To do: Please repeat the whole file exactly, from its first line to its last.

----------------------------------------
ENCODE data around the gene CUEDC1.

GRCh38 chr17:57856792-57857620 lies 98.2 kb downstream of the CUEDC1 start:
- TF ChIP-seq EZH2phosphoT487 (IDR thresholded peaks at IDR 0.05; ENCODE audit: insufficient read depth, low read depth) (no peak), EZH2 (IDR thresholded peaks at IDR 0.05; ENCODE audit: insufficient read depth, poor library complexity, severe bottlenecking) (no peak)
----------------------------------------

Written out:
ENCODE data around the gene CUEDC1.

GRCh38 chr17:57856792-57857620 lies 98.2 kb downstream of the CUEDC1 start:
- TF ChIP-seq EZH2phosphoT487 (IDR thresholded peaks at IDR 0.05; ENCODE audit: insufficient read depth, low read depth) (no peak), EZH2 (IDR thresholded peaks at IDR 0.05; ENCODE audit: insufficient read depth, poor library complexity, severe bottlenecking) (no peak)